melindamusil
11-19-2012, 01:31 AM
FWIW-
If you want to keep it out of the FBI's hands, you can always make the FBI agents so busy/overworked that they don't notice the problem. Maybe your local detective is the first to notice the connections between the murders, but the (busy, overworked) FBI agents don't believe there is a connection and refuse to help him.

Or you could make the lead FBI agent very "old school", and he says they can't call it a serial killer until there are at least x number of murders, or maybe "serial killers always/only kill women" or "serial killers always/only kill people who look alike", etc. He believes this because when he started in the Bureau in the 1970s/80s, that's what his mentor agent says.

Or you could bring them in. :-) I sympathize with having too many balls in the air in your WiP, good luck!!

Bloo
11-19-2012, 01:57 AM
I'm trying to remember re:BTK (being from Kansas). I know local law enforcement solved that case but the FBI (possibly through the KBI)was brought in as a consultant as the Wichita PD wasn't equipped to. D any kind of profiling.

cornflake
11-19-2012, 11:54 AM
From what I understand of my own research, the FBI only controls an investigation if its discovered to be a roaming serial killer (I have a book I'm going to write, part of a series, where this becomes an issue). As far as when the kills are only in a centralized location, such as a city or county, the most that happens is the cops send the info they have to the FBI for a profile, and that's only if they don't have access to someone with profiling training. From my understanding, a lot of the big police departments, and even some smaller ones, try to have at least one person go through the training. I know my local PD has someone, or did (I can't remember if they retired or not, I just know at one time there was someone employed there that did). The FBI gives profiling courses for any interested, particularly from law enforcement.

One thing to remember is that while the Criminal Minds show is an excellent narrative, the basic premise is taken out of context. Profilers rarely leave the office, and more often than not work both profiling and another crime desk, from stuff like drugs to the murders that the profiling would be useful in.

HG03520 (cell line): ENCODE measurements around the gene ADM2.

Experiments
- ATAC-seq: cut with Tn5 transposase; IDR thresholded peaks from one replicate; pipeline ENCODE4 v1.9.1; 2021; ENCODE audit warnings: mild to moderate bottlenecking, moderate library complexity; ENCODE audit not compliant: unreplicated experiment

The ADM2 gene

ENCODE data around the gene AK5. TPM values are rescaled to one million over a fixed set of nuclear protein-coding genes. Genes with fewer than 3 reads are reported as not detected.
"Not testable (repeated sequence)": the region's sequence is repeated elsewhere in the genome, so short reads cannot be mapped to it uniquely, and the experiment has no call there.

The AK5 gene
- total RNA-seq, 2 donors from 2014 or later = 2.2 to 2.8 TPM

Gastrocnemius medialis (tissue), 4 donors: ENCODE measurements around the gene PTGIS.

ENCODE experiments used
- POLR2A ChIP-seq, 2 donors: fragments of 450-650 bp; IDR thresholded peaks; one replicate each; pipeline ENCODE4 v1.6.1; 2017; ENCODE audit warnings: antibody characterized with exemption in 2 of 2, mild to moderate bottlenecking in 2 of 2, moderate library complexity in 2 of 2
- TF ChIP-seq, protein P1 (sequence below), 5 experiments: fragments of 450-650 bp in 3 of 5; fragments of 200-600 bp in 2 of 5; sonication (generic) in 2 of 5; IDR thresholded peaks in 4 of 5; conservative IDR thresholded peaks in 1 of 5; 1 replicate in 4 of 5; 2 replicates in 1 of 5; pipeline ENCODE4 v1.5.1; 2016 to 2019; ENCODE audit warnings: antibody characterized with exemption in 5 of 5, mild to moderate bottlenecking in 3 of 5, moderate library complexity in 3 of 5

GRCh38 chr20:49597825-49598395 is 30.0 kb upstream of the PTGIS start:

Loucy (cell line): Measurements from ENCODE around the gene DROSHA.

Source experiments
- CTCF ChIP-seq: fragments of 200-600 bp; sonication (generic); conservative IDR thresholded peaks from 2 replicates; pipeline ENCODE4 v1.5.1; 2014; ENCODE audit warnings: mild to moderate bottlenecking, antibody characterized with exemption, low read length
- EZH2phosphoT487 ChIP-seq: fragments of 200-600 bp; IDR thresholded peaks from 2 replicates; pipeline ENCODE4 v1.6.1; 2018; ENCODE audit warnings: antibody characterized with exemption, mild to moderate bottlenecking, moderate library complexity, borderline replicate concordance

Not for nothing but, especially as you seem to be planning a book based on this, as I mentioned above, the info in your first sentence is not correct.

As well, most 'profilers' are not cops.

WeaselFire
11-19-2012, 05:27 PM
At what point would an investigation cease to be in the hands of local law enforcement?
Never. If a crime occurs in a jurisdiction, that jurisdiction will always maintain responsibility.

Unlike TV, and many novels, Local, State and Federal agencies work together pretty well. For instance. the FBI handles all bank robberies of Federally-insured banks. By working alongside local and state agencies. The FBI freely provides files and details of similar robberies and provides manpower for the search as well as technical help processing evidence. But it's still a local crime and case. There may be five local agencies involved in five robberies by the same suspects, and they will all work together.

Locals don't blow DEA stakeouts. They know about them in advance. In many jurisdictions, a local officer is part of the DEA task force. Very rarely is there any type of issue.

That said, a smaller force will often commit few, if any, resources to an investigation in the State or Federal jurisdiction. They don't get in the way, they don't abandon the case, they just have other work to do.

Jeff

rosehips
11-20-2012, 02:37 AM
Thanks again, everyone.